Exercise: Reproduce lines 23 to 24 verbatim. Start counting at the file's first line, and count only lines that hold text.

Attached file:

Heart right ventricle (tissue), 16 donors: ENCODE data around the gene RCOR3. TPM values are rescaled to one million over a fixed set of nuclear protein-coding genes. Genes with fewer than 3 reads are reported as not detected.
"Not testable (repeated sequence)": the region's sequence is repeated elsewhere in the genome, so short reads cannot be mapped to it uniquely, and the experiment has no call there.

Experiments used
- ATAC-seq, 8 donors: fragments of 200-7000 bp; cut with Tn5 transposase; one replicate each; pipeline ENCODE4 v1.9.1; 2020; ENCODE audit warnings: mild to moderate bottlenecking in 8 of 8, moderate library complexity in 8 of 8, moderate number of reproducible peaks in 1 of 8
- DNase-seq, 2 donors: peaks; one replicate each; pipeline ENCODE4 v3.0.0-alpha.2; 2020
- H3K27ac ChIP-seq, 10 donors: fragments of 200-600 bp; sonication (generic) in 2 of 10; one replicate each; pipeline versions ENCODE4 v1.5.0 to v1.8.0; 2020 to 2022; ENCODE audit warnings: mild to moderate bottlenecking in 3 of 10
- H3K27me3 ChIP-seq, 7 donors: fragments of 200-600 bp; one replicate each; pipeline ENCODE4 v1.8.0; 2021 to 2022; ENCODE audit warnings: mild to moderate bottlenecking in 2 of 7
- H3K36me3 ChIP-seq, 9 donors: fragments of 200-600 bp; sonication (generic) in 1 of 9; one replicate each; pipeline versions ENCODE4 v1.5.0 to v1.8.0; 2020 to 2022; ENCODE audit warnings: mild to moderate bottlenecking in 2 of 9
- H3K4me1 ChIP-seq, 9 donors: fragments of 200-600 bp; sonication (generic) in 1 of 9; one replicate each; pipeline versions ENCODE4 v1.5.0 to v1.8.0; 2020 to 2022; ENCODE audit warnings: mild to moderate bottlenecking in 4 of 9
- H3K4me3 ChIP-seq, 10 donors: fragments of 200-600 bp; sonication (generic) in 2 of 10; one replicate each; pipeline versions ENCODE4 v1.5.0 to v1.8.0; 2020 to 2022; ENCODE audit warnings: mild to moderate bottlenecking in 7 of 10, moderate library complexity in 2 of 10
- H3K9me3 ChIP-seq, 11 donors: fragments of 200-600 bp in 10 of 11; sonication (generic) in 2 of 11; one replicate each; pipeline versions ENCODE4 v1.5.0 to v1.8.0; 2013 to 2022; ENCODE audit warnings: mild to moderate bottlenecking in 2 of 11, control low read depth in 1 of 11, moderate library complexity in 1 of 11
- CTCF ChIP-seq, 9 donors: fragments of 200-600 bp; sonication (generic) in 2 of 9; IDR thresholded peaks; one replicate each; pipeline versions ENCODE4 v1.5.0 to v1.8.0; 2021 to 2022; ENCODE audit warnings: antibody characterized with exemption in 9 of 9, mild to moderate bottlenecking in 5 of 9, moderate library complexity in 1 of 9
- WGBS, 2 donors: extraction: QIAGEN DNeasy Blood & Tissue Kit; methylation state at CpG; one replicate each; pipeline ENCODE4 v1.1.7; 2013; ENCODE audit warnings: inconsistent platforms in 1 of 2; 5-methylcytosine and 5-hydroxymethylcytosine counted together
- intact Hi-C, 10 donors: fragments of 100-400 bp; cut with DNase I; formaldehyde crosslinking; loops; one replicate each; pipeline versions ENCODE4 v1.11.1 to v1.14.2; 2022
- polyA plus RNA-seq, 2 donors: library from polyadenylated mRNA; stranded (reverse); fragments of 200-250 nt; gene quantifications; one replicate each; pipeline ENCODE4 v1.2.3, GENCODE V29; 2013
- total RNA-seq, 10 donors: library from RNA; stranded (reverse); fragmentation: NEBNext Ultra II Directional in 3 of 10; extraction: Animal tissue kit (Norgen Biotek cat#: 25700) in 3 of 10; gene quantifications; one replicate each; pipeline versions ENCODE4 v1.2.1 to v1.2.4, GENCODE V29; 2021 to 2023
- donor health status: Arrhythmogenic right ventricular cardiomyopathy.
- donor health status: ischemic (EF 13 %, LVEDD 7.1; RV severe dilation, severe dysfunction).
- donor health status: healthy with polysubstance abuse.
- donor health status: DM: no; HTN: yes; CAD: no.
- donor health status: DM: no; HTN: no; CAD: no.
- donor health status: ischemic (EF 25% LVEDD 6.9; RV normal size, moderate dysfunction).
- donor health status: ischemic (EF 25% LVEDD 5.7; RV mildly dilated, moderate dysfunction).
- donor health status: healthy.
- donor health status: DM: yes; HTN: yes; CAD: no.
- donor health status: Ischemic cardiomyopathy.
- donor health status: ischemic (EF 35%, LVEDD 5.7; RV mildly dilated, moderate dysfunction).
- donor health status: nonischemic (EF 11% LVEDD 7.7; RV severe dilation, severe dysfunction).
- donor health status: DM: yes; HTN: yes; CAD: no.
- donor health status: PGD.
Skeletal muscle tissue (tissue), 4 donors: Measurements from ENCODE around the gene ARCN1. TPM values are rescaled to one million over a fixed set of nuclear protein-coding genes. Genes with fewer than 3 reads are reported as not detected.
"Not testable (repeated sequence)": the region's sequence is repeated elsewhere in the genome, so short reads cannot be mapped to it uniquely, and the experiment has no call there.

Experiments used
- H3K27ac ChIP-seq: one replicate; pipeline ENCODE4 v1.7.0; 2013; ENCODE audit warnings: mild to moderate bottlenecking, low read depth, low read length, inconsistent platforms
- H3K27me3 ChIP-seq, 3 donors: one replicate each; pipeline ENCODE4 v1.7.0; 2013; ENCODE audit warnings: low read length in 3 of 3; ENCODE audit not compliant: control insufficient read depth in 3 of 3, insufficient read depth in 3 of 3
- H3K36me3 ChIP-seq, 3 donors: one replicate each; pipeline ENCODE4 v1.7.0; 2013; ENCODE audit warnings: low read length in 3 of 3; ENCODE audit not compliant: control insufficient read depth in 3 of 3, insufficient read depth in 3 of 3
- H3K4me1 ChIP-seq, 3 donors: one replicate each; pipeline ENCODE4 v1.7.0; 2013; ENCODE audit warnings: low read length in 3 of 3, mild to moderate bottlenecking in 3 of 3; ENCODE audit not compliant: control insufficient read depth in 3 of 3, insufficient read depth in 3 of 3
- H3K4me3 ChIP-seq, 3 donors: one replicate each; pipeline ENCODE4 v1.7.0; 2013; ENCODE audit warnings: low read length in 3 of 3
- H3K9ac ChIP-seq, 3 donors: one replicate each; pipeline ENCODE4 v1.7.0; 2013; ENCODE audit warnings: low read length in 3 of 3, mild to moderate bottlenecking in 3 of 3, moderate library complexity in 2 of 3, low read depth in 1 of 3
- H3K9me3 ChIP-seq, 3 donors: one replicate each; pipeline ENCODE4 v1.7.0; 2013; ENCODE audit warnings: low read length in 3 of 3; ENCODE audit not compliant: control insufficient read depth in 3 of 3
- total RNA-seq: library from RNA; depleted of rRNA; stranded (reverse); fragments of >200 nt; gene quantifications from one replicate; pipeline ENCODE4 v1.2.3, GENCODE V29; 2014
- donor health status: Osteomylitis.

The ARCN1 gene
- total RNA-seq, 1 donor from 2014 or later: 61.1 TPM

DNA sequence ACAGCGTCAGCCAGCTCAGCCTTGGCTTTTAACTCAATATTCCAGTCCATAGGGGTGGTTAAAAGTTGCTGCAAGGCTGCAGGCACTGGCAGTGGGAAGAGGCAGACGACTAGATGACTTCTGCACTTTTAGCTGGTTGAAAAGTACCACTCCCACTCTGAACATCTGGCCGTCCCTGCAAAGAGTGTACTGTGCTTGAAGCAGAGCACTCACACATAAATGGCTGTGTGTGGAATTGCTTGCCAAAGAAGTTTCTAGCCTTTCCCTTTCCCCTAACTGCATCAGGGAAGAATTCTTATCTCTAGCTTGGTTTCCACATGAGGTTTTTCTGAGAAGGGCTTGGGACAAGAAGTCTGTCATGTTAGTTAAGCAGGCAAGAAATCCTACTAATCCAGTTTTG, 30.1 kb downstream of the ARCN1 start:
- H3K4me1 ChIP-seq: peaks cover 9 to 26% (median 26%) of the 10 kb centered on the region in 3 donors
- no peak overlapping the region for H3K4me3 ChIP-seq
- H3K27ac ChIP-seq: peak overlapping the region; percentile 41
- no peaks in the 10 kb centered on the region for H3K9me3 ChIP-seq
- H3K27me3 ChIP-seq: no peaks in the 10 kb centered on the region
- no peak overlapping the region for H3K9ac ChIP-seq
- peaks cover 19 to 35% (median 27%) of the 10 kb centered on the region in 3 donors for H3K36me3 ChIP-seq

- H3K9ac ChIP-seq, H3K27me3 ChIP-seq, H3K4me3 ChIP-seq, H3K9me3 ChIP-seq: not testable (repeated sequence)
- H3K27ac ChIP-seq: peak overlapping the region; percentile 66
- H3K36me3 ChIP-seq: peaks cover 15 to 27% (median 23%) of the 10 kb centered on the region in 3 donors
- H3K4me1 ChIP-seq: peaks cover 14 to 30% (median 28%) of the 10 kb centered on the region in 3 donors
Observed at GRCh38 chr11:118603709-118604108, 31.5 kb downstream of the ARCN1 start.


- donor health status: ischemic (EF 25% LVEDD 5.7; RV mildly dilated, moderate dysfunction).
- donor health status: healthy.